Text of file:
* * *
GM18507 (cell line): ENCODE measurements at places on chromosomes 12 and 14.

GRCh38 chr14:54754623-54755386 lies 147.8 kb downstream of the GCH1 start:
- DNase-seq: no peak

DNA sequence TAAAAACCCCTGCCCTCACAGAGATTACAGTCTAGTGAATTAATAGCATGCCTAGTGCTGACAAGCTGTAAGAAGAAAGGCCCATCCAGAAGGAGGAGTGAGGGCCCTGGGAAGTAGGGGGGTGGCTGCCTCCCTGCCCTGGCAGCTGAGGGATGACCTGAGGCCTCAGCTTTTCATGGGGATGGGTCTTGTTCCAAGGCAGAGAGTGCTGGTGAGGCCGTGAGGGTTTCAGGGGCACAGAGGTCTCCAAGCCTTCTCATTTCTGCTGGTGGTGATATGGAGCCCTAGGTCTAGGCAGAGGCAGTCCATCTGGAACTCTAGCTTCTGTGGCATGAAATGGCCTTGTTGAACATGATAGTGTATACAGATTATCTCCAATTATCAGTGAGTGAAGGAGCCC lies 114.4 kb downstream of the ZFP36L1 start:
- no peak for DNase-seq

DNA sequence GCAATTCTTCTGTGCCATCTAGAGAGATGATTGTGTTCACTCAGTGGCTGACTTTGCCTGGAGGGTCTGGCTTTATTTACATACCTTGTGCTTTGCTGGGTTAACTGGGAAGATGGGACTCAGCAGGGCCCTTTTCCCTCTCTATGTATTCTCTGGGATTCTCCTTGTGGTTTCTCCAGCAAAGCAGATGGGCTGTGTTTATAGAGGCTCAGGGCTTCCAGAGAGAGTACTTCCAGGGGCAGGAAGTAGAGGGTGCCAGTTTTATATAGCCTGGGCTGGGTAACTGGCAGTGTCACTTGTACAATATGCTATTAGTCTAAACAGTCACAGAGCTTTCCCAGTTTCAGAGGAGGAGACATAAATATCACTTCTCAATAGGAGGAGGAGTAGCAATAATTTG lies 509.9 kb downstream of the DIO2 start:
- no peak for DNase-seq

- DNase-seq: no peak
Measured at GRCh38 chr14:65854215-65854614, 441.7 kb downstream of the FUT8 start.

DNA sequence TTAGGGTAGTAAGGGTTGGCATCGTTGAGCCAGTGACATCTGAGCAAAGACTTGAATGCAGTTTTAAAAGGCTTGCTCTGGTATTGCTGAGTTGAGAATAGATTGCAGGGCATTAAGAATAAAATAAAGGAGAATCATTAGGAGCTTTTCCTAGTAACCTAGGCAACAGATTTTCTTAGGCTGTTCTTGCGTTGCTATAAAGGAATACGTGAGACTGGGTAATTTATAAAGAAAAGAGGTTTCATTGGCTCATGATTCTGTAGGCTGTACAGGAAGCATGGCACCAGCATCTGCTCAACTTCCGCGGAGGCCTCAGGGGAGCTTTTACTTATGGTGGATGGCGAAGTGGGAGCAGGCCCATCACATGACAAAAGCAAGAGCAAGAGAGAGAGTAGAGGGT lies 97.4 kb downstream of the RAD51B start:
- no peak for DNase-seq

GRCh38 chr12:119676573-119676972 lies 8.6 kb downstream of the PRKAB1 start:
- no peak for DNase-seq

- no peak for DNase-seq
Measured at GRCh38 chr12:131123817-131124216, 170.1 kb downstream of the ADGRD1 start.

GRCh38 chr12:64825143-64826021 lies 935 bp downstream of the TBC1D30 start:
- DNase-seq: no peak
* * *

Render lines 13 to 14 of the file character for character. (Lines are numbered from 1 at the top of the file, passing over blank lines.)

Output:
- no peak for DNase-seq

- no peak for DNase-seq